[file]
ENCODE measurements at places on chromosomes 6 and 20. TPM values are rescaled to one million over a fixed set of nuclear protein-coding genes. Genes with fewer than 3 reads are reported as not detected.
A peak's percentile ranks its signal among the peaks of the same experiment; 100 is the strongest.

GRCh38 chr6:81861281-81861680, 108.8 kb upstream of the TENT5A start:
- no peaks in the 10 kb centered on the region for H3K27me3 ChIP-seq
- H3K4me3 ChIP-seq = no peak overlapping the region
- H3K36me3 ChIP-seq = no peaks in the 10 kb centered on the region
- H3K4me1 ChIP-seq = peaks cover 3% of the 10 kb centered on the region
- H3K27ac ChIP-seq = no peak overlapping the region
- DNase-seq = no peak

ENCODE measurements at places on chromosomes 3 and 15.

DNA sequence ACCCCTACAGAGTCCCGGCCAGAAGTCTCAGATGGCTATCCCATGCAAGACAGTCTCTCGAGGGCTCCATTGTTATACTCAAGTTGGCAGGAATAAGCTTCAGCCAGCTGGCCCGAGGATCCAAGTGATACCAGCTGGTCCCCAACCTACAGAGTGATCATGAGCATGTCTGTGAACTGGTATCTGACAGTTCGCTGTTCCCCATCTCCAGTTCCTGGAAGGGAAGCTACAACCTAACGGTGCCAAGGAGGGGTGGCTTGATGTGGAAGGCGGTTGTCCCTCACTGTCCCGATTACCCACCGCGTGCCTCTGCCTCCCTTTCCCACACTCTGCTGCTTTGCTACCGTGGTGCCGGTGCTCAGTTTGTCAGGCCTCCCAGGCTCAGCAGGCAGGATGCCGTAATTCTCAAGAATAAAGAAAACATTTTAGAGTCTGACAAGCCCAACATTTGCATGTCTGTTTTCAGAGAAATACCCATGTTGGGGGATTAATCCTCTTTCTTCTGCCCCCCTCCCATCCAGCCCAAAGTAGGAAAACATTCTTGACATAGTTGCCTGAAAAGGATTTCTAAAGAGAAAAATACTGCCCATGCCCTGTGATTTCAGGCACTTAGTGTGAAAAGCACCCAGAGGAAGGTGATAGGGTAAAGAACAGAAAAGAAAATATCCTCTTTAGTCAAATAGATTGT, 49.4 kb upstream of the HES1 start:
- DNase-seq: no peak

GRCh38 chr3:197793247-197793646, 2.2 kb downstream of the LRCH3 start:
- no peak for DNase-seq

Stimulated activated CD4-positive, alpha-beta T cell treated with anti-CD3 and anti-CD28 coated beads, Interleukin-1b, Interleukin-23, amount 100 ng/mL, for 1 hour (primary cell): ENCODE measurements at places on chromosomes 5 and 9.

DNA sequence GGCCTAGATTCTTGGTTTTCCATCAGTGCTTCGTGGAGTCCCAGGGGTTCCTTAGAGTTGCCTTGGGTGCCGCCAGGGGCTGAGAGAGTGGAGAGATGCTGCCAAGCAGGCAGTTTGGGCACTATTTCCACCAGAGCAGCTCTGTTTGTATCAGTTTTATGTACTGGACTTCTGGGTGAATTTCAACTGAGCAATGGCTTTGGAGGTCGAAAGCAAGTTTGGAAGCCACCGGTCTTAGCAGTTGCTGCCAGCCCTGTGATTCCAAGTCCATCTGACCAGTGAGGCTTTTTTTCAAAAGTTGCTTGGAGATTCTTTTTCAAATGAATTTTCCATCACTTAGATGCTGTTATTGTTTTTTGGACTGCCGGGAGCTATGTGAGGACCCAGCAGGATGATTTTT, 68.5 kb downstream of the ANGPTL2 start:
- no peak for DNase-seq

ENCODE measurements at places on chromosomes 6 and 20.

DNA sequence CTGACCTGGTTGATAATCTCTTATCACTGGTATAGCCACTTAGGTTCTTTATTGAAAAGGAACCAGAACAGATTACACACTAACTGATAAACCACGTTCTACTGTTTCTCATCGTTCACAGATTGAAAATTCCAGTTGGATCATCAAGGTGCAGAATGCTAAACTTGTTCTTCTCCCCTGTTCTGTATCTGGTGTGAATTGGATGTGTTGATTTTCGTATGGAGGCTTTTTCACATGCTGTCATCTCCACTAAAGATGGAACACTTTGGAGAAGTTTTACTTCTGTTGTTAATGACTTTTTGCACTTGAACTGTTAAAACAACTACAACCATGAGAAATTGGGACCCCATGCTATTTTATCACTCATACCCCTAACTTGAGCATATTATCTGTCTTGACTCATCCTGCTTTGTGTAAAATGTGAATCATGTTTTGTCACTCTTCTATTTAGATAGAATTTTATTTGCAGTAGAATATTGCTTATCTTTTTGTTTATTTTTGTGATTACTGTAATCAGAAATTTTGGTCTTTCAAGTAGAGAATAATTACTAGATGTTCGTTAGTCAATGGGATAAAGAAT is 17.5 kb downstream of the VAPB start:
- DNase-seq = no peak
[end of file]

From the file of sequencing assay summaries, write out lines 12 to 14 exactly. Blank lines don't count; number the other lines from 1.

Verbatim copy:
- DNase-seq: no peak

GRCh38 chr3:197793247-197793646, 2.2 kb downstream of the LRCH3 start:
- no peak for DNase-seq